General Crime

East Palo Alto Mayor Mayor Ruben Abrica Leads a Protest Outside the Home of Sexually Violent Predator Donald Robinson

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The uproar over the arrival of a sexually violent predator who recently relocated to East Palo Alto will continue tonight with a protest in front of the man’s home led by city officials. Donald Robinson, 57, was convicted of multiple felony sexual assaults in Santa Clara County between 1970 and 1984, East Palo Alto police said.  Robinson was eligible for parole in 1997, according to the Santa Clara County district attorney’s office. However he remained at a state mental hospital to receive treatment under a state program designed to decrease the likelihood of repeat offenses among sexually violent predators.  A judge ordered Robinson to be placed in a home at 903 Beech St. in East Palo Alto to continue his treatment under heavy surveillance and intense restrictions. Robinson’s arrival on Thursday prompted a small protest that night.  Mayor Ruben Abrica said Robinson is one of only 17 people in the state in this type of community treatment situation. He plans to lead a peaceful protest this evening, asking the judge who ordered Robinson’s relocation to move him outside of the city, to a less populated area.  City Council members, county officials, police and community members are all “on the same page” on the issue, Abrica said. “We’re all really focusing on letting the judge know that he needs to remove Mr. Robinson immediately.”  Abrica and Vice Mayor David Woods will hold a news conference on the matter at East Palo Alto City Hall, 2415 University Ave., at 4 p.m. today. At 6 p.m. they will lead a community protest outside Robinson’s home. The city distributed notices last week alerting residents of Robinson’s impending arrival, and held a public meeting to provide details. Dozens of people turned out with questions, and residents said a small crowd gathered the following evening outside the home where Robinson remains under 24-hour surveillance.  Abrica said Santa Clara County Judge Alfonso Fernandez made a “grave error” in relocating Robinson to East Palo Alto. According to Abrica,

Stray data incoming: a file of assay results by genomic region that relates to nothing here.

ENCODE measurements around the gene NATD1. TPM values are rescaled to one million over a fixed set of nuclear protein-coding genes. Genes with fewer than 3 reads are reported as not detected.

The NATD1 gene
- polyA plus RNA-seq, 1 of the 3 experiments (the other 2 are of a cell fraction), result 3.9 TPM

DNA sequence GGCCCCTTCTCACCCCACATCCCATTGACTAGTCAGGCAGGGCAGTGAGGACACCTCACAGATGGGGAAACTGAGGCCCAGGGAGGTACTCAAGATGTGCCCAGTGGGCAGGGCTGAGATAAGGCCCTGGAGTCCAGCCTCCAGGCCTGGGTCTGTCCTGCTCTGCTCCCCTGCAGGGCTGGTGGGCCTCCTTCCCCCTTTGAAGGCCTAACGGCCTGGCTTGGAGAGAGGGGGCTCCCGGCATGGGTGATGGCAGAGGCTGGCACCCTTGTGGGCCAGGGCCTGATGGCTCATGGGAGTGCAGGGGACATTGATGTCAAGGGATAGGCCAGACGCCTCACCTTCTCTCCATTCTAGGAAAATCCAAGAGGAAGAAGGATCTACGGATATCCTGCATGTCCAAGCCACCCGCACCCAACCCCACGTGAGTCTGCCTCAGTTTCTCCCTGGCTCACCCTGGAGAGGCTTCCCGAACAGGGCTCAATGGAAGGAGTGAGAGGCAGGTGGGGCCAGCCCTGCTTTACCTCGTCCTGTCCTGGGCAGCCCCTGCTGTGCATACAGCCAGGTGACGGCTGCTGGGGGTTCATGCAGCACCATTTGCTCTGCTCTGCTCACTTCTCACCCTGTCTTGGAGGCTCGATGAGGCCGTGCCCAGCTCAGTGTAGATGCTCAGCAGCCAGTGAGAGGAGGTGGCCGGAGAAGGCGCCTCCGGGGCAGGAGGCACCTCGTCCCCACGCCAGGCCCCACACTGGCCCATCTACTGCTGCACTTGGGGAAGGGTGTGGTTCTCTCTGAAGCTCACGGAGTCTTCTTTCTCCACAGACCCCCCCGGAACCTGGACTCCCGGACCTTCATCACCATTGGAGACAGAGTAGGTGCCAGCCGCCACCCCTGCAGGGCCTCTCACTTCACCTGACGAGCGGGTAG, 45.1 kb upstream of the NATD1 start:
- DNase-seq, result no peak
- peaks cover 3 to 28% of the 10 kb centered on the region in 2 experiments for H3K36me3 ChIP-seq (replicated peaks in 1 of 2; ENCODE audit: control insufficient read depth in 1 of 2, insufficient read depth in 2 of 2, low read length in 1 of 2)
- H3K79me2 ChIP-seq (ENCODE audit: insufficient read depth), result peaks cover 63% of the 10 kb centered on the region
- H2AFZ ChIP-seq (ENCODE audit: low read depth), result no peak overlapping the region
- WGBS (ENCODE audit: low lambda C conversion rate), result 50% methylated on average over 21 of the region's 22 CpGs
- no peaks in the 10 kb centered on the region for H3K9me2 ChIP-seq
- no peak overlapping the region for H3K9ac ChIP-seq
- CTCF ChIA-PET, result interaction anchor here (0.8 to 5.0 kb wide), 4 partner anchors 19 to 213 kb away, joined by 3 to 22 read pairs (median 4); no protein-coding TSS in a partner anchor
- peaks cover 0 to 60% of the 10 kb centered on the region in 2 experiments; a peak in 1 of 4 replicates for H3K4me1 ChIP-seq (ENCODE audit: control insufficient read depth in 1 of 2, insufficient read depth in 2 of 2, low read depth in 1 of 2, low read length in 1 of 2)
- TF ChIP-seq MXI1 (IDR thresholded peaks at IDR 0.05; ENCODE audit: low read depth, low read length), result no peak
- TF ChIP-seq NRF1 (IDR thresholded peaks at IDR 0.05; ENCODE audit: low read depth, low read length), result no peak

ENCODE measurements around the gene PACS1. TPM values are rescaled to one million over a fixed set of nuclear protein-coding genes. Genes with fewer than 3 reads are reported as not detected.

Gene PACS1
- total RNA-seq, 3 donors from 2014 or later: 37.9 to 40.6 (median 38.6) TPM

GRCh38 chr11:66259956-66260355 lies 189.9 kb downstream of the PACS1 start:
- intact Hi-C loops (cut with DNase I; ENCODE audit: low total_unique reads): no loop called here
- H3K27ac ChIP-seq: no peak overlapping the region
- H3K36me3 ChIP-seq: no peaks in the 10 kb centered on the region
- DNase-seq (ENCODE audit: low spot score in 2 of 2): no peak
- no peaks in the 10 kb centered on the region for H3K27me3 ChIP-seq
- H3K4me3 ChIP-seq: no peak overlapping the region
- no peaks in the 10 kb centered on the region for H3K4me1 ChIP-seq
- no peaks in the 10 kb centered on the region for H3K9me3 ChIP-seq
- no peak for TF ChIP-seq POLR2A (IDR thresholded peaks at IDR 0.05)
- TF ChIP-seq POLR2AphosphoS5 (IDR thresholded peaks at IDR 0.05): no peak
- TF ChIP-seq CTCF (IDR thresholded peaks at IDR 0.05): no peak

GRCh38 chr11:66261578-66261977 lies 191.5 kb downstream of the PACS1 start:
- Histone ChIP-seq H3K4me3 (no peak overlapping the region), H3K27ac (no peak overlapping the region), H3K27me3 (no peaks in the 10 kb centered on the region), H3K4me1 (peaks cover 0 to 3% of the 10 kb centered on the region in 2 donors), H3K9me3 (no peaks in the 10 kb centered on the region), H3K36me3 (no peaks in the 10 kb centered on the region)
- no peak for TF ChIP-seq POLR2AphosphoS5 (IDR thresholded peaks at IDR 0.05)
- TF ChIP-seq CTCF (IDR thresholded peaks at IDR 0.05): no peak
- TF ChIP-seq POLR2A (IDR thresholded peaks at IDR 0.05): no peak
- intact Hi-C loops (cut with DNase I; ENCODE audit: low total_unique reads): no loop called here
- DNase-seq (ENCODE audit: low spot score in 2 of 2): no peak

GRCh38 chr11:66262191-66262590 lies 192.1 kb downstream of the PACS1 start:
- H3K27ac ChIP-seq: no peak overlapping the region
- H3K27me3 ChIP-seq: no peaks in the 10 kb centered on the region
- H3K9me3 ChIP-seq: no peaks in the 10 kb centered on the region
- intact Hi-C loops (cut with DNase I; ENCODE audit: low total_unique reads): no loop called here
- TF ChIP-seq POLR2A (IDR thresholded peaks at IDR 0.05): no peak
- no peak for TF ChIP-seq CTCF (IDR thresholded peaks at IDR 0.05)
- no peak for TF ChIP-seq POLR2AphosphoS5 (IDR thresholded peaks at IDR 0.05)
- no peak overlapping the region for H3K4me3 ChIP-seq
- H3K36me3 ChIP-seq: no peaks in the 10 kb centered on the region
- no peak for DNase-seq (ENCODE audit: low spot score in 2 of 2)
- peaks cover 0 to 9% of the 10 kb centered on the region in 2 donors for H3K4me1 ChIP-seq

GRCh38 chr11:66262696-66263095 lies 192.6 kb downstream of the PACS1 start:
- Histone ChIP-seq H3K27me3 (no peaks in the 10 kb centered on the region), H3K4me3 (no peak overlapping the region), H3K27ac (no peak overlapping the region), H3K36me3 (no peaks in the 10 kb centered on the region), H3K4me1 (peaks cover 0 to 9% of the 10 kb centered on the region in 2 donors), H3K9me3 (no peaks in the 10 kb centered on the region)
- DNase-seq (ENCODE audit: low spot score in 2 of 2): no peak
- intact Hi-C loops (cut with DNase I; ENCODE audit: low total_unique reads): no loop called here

Robinson’s court-selected residence is within walking distance of a day care center, two churches, an elementary school and a high school. City and county officials lodged their formal objection in court last month, before the decision was made, he said. Police have done some extra patrols near Robinson’s house, where he is under 24-hour surveillance by an employee of Liberty Healthcare, the private contractor hired to oversee his release. Capt. Carl Estelle said no problems have been reported in
connection with Robinson’s arrival, aside from a few small protests.  “In our opinion everything has been done peacefully thus far,” he said of the demonstrations.  The court, along with representatives from the state Department of Mental Health, examined 1,100 potential homes for Robinson before selecting the East Palo Alto residence, according to the Santa Clara County district attorney’s office.  State law requires that Robinson receive his community-based treatment in San Mateo County, since he lived there at the time of his last conviction. Robinson lived in East Palo Alto at the time and has family there, according to the district attorney’s office.

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